I live in Conwy county in north Wales. Sitting at the edge of the Snowdonia National Park, it is a county blessed with the most beautiful scenery but, with a GDP per capita of 75% of the EU average, putting it on a par with Estonia and Lithuania, it has qualified for EU structural funds allocated to west Wales and the valleys since 2000. The present tranche of funding, running from 2014 to 2020, sees us benefiting from £1.9 billion of EU investment to support people into work and training, youth employment, research and innovation, renewable energy schemes and energy efficiency projects. In an area suffering rural and urban deprivation, these are essential building blocks in our attempt to grow our local economies. After my country’s decision to leave the EU, however, there are no guarantees of funding from the UK Government to continue these projects. If we are to become a low-tax economy, how will any regional policy be funded?

Agriculture plays an absolutely crucial role in the economy, employing 58,000 people directly and outputting around £1.5 billion of produce. Agricultural funding under Pillar 1 of CAP will be upheld until 2020 but the future after that is unclear. Farmers need clarity on future funding and projects, and I would be grateful if that could be given today.

The potential impact of withdrawal from the EU on the Airbus factory in north-east Wales is also concerning. This site is run by a European consortium and assembles wings for civil aircraft—wings which are transported by road and sea to Toulouse for final assembly. It directly employs more than 6,000 people, and many others contribute to the supply chain and, of course, it relies heavily on the ability to move goods and people freely between its sites.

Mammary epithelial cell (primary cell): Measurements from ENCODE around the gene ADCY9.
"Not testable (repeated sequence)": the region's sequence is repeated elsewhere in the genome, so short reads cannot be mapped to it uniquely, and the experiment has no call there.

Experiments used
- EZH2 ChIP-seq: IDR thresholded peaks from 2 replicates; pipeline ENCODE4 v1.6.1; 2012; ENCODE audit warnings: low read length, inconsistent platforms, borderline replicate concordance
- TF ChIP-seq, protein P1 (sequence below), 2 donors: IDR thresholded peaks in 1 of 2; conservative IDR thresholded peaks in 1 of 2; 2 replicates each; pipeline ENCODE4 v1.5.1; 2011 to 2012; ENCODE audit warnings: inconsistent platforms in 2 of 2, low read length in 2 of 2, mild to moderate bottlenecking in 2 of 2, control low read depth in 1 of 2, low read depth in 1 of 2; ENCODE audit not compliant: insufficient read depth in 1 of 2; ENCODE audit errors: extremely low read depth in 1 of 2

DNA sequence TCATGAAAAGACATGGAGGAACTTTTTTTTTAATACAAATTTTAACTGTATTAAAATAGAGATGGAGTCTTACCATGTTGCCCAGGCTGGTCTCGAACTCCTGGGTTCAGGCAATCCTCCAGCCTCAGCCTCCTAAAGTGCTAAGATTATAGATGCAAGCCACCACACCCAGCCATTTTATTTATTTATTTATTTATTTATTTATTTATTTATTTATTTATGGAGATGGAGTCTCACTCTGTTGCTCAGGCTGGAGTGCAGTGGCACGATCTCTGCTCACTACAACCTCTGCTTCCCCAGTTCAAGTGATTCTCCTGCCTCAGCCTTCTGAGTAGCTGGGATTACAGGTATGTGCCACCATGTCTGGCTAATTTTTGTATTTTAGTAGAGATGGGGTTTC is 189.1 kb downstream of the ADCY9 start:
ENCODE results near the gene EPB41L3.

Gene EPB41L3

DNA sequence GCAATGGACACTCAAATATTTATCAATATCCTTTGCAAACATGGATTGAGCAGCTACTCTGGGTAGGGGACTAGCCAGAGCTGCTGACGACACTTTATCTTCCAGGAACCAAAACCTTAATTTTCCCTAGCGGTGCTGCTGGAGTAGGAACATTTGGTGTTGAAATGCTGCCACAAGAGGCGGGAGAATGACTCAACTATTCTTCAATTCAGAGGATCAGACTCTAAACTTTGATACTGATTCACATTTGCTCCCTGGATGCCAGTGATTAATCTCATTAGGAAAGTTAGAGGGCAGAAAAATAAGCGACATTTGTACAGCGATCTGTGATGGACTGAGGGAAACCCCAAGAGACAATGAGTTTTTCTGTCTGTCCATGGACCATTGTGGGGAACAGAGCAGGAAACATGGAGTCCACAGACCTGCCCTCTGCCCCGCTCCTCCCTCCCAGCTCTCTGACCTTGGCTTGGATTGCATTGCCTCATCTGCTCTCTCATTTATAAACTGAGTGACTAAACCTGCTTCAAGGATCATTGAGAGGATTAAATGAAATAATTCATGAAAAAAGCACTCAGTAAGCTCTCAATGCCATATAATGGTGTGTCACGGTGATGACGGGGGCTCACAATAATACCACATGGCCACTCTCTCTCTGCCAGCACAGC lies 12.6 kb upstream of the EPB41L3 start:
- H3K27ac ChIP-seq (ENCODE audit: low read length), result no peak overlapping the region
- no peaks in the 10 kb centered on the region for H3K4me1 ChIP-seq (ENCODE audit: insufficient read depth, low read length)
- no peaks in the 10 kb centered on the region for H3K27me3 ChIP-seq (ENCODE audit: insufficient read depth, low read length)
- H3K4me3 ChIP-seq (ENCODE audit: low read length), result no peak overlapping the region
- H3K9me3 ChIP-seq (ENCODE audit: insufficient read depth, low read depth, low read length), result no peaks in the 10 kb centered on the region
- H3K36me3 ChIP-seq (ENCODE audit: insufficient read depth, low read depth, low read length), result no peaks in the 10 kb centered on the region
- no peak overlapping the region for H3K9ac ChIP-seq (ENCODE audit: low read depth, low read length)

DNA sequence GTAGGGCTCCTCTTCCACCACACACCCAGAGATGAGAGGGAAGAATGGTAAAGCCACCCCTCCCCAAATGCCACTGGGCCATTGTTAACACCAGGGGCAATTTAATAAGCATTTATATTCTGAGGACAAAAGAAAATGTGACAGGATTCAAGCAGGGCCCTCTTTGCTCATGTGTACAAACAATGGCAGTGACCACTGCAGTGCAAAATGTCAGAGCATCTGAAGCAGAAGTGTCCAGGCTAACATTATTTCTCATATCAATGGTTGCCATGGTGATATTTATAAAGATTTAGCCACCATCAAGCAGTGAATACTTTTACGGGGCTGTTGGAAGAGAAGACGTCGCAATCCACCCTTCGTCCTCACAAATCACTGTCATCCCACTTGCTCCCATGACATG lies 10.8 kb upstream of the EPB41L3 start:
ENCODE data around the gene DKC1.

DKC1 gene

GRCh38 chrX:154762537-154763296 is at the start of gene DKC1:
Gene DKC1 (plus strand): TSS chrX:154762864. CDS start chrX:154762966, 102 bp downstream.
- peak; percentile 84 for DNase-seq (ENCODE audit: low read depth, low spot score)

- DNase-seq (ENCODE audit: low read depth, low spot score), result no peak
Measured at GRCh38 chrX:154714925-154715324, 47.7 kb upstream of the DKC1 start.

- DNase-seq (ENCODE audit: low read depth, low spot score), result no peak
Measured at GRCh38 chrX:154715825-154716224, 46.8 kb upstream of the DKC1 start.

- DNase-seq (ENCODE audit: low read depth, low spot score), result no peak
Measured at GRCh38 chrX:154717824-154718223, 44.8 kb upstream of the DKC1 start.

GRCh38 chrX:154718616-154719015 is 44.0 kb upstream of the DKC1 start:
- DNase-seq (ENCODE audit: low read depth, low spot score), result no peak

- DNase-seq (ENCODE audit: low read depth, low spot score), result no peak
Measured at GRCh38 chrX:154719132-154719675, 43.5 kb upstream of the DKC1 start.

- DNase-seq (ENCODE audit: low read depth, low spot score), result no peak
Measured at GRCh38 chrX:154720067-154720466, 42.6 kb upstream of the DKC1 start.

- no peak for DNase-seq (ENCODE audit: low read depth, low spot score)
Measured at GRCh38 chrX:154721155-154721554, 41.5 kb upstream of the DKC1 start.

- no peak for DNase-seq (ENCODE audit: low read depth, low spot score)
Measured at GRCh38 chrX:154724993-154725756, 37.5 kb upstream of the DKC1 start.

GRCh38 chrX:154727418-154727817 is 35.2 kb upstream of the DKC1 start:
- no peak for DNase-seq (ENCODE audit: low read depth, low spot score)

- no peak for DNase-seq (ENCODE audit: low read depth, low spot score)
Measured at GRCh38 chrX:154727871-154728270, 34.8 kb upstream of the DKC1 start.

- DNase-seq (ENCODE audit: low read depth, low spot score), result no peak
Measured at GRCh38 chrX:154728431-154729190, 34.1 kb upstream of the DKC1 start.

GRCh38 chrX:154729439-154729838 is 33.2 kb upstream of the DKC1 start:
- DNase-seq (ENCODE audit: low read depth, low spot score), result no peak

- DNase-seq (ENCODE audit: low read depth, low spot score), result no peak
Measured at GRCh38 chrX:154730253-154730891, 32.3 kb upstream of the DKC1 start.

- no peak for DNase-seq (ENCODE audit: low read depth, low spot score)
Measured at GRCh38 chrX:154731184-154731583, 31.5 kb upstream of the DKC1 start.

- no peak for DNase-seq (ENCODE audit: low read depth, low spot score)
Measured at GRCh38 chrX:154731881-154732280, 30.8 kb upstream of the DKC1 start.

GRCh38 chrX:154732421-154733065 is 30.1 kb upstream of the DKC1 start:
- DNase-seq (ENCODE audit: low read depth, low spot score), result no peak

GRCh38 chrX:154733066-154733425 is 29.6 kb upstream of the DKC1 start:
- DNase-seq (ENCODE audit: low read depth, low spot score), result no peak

The analogy of the UK’s withdrawal from the EU to buying a house has already been made elsewhere, and I make no apologies for using it here. Our country has taken the decision to move home. We have no idea of the cost of our new home; we are to be given no survey and no input into the final decision. We are moving, and we are all expected to accept the choice of home that will be made for us—not by us. In reality though, house buying has checks and balances throughout the process, opportunities to reflect, seek information and evaluate it, and to learn more about where we are going. We engage in decision-making throughout the process and make choices before signing an agreement.

We have to accept that we are a divided country, but a hard Brexit, delivered by a seemingly paternalistic Government, will do little to heal the divisions we all feel. We are told to accept the will of the people and unite behind the Government, but unity cannot be forced upon us. Like respect, it has to be nurtured and earned. The first steps to unity can come from the Government accepting that voters have the right to be part of the decision-making process. They have the right to reflect, learn more about their destination, re-evaluate their initial decision and either confirm or change it. On these Benches we believe that the British people must have the right to the final say on the deal negotiated by the Government. That right is fundamental to our beliefs, and it is one of the issues we will be pursuing at the later stages of this Bill.


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This entry was posted in Parliament.


  • Gwyn Williams 26th Feb '17 - 1:52pm

    Why in a speech by Christine Humphreys is Jenny Randerson quoted in the headline?

  • Gwyn Williams 26th Feb '17 - 1:54pm

    Why is Jenny Randerson quoted in the headline when Christine Humphreys is the author?

  • After Nick Clegg forgot to think about how Brexit would impact on Wales it’s great to hear a liberal and Welsh perspective. It’s great to hear it pushing for the more control and more of a say that those initially supporting Brexit supposedly wanted.